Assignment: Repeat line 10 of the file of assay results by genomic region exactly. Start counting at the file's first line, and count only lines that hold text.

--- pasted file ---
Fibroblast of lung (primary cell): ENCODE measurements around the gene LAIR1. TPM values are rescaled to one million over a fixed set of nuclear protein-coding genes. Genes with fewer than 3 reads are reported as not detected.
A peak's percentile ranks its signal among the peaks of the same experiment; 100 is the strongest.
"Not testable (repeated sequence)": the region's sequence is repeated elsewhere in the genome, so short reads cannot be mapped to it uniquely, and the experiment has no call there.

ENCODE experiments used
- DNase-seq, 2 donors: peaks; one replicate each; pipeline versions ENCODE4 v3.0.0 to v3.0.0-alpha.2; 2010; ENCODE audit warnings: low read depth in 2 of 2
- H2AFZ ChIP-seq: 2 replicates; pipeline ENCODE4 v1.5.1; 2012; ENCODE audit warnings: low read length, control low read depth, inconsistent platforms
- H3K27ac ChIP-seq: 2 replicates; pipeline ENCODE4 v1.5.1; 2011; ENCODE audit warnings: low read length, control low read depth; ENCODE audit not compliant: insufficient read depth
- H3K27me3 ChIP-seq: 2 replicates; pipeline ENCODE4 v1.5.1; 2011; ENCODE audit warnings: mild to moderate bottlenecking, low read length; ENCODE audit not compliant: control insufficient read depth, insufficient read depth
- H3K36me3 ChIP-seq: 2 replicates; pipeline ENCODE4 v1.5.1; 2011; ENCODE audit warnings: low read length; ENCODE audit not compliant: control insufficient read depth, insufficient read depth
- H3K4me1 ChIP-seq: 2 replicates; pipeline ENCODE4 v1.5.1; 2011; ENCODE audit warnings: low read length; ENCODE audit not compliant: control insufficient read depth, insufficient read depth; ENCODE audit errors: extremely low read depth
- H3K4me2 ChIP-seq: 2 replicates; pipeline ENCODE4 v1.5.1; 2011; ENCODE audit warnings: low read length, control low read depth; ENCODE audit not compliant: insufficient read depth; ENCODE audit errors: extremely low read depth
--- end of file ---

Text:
- H3K4me1 ChIP-seq: 2 replicates; pipeline ENCODE4 v1.5.1; 2011; ENCODE audit warnings: low read length; ENCODE audit not compliant: control insufficient read depth, insufficient read depth; ENCODE audit errors: extremely low read depth